GeoWorld August 2011

Issue link:

Contents of this Issue


Page 12 of 31

For Robot Mapping and SLAM to move forward, academics, hackers and companies such as Microsoft all need to work together. Hector Martin to post the first open-source Kinect drivers on Adafruit's GitHub Web site on the same day Kinect was released in Europe. What Microsoft Did Next Tanz also explains how Microsoft was initially antago- nistic to "modders." The company implied that it would work to keep Kinect tamper free, encouraging its customers to use Kinect only to link to the Xbox. Now, however, Microsoft has reluctantly and, somewhat belatedly, embraced the hacker community. In February 2011, it announced a software-development kit. This has been used by a team at the University of Konstanz, where graduate students in a blended interaction course developed Navigational Aids for the Visually Impaired (NAVI) using Kinect, a vibrotactile waistband and physical markers in conjunction with an Augmented Reality Toolkit. The Lure of Intrinsic Motivation For Robot Mapping and SLAM to move forward, aca- demics, hackers and companies such as Microsoft all need to work together. Fundamental academic research is essential to explore those areas where there's no immediate financial incentive. Universities have access to experienced researchers and bright, young minds; the lure is their professional reputation. Hackers have the benefit of numbers and enthusiasm as well as amazing technical skills. By early March 2011, more than 10 million Kinects had been sold, and modders were vying to outdo each other with applications that were entertaining, altruistic or both. Their lure is personal reputation and satisfaction—the sole reason why Wikipedia killed Microsoft's Encarta. Corporations have access to financial resources unavailable to academics or hackers—hardware develop- ment is technologically more demanding than an online encyclopedia. Tanz notes that Microsoft has teams of researchers developing a Kinect-driven 3-D environment reminiscent of Star Trek's holodeck and is working on software upgrades that will allow facial recognition. Microsoft may rightly be driven, in part, by profit and financial success, but academics and modders are more responsive to what Daniel Pink (2011) referred to as intrinsic motivation. Together, they're an unbeatable competition—especially if the robots themselves are learning from a GIS-enhanced RoboEarth. Author's Note: Cartographica will be sponsoring a special issue on Robot Mapping in 2012. References Peuquet, D. 2002. Representations of Space and Time. The Guilford Press, New York. Pink, D.H. 2011. Drive. Riverhead Trade, Penguin Books, New York. Waibel, M. et al. 2011. "RoboEarth: A World Wide Web for Robots," Robots and Automation Magazine, IEEE, Vol. 18, No. 2, pages 69-82. Waters, N.M. 2009. "Representing Surfaces in the Natural Environment: Implications for Research and Geographical Education," Chapter 3, pages 21-39, in Mount, N.J., Harvey, G.L., Aplin, P. and Priestnall, G., Eds., Representing, Modeling and Visualizing the Natural Environment: Innovations in GIS, CRC Press, Florida. ADVERTISERINDEX ADVERTISER BAE Systems GXP User Conference GEOINT GeoTec Event 2011 GeoWorld Reprints GeoWorld Subscriptions 5 31 9 29 PAGE 32 AUGUST 2O11 / WWW . GEOPLA CE . COM 13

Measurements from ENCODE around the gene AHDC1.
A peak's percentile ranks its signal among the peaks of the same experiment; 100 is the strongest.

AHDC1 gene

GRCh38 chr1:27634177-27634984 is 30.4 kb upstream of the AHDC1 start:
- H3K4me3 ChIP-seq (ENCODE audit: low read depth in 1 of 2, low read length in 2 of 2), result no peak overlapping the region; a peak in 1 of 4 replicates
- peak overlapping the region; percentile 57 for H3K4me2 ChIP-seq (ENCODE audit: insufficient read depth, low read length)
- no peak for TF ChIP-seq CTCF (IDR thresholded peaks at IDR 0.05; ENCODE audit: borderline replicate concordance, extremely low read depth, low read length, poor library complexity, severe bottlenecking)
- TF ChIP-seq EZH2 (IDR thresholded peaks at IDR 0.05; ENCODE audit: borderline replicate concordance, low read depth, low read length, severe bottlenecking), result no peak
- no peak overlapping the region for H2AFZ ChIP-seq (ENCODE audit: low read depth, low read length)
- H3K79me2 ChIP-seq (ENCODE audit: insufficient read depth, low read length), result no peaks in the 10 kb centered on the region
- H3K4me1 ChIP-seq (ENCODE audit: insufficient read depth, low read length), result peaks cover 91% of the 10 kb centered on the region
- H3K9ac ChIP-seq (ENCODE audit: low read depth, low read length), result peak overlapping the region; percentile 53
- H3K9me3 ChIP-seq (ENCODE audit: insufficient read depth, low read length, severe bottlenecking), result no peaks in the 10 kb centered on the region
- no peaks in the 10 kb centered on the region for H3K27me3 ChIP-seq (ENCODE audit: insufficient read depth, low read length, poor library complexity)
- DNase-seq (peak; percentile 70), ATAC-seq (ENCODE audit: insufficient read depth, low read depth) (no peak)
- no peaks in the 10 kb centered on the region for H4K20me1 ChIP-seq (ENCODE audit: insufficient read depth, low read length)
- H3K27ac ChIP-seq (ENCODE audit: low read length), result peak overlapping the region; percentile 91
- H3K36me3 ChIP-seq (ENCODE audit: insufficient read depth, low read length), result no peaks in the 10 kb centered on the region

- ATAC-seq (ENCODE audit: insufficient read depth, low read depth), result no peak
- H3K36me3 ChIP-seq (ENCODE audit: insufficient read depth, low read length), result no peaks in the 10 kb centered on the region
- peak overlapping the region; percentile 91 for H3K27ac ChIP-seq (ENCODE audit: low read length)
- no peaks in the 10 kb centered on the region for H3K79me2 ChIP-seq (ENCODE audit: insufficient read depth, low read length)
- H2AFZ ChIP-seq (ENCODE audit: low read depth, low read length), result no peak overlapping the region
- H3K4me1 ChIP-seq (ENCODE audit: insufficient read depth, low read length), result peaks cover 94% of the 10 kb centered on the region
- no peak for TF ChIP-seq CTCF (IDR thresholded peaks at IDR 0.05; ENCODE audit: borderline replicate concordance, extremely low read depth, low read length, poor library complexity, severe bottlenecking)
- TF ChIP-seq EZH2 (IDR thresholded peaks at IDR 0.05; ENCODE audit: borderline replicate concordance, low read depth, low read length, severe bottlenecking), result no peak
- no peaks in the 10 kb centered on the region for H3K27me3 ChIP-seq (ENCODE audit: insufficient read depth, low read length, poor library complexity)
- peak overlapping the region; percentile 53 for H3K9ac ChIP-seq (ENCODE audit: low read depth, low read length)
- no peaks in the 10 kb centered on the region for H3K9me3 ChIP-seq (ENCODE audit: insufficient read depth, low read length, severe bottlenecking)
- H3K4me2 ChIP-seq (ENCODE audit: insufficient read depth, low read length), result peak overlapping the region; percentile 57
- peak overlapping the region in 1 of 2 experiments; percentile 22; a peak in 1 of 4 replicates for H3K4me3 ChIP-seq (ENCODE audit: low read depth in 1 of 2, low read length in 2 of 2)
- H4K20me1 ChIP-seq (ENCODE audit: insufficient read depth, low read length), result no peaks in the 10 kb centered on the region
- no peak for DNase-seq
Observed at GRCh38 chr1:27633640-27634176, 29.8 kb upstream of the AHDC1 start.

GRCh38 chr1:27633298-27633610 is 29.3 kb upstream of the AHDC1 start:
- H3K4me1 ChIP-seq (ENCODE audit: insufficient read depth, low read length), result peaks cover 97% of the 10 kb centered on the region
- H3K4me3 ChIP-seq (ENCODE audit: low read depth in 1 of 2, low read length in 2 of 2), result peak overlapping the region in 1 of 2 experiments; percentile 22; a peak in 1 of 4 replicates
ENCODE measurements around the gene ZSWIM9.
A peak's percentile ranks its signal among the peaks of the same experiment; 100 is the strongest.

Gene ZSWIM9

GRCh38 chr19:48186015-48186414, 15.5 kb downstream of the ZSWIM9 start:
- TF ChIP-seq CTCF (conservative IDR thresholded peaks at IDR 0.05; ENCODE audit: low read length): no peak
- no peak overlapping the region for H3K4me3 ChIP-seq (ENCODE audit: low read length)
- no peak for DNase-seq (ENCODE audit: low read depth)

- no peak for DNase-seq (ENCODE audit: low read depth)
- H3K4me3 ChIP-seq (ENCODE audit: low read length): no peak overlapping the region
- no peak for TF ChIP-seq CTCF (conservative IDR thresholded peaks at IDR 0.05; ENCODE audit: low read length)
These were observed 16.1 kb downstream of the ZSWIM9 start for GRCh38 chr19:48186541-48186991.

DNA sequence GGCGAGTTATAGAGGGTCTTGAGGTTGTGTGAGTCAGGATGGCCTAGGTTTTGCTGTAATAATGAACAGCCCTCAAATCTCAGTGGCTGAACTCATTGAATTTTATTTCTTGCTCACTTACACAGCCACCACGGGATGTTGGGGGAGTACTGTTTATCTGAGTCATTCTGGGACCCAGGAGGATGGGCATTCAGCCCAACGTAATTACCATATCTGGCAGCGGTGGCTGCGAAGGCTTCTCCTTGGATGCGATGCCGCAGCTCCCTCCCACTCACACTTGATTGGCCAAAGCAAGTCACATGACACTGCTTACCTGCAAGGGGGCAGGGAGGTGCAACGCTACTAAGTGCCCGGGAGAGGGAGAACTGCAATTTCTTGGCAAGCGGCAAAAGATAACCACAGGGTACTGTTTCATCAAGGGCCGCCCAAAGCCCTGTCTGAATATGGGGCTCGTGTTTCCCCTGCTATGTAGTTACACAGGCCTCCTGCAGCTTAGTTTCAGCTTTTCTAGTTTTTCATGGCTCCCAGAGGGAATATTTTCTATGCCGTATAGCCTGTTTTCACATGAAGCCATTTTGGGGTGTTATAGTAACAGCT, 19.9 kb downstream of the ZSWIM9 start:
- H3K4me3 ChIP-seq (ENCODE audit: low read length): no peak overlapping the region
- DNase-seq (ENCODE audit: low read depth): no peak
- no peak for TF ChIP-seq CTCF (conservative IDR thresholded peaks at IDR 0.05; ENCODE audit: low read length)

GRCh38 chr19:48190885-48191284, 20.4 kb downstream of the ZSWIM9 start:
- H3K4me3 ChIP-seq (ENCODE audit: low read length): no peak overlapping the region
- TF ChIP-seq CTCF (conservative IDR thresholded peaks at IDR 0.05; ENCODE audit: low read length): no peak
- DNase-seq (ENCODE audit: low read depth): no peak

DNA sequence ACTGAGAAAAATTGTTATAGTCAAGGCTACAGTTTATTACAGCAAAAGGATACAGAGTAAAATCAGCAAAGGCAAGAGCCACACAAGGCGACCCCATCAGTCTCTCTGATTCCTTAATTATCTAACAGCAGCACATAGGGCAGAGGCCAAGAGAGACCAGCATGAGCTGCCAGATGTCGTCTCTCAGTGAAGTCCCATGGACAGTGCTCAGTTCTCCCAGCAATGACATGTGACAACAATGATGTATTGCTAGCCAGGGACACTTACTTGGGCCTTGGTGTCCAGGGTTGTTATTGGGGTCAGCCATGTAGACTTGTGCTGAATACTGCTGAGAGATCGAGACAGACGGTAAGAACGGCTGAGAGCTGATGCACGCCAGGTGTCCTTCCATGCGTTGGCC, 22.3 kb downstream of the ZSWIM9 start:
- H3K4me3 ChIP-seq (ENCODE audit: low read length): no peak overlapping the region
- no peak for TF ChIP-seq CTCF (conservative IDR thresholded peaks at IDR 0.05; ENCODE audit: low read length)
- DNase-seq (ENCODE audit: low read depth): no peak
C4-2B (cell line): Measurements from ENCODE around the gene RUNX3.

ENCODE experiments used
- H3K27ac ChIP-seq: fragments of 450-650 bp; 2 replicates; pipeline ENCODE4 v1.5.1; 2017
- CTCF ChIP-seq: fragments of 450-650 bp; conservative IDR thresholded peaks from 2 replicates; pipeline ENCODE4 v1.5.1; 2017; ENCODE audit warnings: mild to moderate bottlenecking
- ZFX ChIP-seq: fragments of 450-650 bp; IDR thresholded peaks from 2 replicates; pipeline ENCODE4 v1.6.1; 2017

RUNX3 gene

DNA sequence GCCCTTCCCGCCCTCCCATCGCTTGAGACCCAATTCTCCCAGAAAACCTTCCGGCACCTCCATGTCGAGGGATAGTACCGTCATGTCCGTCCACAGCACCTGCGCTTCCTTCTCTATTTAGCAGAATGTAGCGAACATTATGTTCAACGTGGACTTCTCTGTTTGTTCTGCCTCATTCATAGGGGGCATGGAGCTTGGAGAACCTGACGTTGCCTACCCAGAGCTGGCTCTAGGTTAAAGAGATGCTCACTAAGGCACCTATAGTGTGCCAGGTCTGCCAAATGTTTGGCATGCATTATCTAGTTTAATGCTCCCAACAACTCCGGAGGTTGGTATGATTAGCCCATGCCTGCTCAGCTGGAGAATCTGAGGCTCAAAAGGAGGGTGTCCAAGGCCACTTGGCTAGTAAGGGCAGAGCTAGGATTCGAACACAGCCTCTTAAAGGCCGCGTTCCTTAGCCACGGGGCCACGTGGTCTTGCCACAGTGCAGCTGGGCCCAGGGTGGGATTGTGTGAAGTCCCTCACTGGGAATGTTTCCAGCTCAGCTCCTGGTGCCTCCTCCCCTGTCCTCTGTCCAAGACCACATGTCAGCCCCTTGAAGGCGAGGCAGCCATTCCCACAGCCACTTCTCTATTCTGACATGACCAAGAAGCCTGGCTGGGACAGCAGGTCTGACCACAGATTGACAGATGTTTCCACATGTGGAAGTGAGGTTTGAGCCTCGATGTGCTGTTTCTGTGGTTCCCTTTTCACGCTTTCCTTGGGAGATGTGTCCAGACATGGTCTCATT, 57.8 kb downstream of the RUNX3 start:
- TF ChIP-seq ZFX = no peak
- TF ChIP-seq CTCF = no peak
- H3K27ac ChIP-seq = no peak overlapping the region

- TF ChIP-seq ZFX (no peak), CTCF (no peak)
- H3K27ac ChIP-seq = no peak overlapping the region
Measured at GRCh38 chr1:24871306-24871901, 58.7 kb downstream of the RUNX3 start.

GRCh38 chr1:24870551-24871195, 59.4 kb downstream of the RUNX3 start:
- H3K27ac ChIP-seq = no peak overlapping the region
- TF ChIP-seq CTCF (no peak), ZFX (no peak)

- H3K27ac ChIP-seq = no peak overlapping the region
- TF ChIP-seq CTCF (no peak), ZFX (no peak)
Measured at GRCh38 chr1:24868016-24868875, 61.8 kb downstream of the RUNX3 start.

Articles in this issue

Links on this page

Archives of this issue

view archives of GeoWorld - GeoWorld August 2011